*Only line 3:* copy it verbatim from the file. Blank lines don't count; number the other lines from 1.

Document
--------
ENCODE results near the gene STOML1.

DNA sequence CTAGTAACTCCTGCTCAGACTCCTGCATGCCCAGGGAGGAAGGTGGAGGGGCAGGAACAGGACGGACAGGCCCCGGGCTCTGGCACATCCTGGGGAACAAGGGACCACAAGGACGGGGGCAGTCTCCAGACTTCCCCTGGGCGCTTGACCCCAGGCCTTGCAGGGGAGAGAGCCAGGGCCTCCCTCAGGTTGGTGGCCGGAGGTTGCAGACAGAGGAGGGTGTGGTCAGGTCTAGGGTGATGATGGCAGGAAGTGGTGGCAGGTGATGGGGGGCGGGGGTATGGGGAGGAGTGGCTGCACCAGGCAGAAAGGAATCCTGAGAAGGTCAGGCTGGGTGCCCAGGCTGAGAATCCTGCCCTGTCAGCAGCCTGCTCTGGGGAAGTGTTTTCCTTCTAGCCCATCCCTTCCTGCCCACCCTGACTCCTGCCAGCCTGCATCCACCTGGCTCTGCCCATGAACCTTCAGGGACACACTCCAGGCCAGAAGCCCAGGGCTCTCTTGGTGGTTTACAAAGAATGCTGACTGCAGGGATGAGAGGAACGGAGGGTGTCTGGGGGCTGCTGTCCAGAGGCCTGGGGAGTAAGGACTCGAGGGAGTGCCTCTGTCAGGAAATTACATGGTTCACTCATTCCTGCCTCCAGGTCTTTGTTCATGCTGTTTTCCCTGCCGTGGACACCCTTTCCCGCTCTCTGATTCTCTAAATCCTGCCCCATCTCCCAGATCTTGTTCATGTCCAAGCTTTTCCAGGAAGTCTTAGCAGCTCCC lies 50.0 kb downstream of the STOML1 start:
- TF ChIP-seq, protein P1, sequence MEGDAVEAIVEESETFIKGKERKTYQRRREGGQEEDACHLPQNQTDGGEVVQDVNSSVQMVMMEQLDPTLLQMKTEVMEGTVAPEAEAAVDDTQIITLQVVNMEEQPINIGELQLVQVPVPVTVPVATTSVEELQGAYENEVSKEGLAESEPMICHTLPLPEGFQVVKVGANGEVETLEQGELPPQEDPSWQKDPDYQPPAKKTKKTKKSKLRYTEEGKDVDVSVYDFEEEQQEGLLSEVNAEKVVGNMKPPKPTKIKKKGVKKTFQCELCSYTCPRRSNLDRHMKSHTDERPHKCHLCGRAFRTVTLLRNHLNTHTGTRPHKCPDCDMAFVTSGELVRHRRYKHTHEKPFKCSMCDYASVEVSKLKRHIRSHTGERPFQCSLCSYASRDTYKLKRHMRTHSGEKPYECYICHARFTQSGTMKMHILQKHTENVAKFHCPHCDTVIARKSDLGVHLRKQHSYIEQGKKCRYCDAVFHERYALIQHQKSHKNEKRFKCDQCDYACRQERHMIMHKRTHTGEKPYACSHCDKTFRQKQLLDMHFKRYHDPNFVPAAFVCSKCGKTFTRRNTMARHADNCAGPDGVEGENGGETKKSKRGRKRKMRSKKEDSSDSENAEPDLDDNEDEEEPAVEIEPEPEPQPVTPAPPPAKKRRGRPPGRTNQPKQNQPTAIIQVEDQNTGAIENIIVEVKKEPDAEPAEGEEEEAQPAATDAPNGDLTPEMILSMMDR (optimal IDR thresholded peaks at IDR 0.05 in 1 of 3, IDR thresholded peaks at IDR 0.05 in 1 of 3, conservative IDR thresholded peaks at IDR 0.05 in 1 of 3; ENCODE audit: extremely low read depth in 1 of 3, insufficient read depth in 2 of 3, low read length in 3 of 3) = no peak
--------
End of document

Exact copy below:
- TF ChIP-seq, protein P1, sequence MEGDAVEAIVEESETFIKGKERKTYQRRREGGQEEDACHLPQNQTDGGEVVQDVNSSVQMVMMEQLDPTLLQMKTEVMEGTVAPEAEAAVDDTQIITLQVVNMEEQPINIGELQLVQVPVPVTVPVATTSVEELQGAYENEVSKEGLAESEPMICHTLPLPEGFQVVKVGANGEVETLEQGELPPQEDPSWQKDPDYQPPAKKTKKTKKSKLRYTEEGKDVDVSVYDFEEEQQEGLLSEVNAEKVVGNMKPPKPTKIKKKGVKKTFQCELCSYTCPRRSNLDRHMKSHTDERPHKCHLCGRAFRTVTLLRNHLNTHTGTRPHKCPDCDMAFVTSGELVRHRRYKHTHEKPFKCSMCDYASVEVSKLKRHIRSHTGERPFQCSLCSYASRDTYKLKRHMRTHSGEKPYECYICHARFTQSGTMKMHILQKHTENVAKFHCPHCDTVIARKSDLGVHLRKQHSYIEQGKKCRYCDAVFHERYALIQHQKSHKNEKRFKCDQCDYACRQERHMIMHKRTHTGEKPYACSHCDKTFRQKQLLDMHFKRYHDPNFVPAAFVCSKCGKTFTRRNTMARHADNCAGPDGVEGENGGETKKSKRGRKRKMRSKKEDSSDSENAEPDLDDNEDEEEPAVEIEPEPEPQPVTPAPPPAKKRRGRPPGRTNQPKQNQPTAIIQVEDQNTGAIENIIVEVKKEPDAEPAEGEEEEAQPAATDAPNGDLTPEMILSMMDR (optimal IDR thresholded peaks at IDR 0.05 in 1 of 3, IDR thresholded peaks at IDR 0.05 in 1 of 3, conservative IDR thresholded peaks at IDR 0.05 in 1 of 3; ENCODE audit: extremely low read depth in 1 of 3, insufficient read depth in 2 of 3, low read length in 3 of 3) = no peak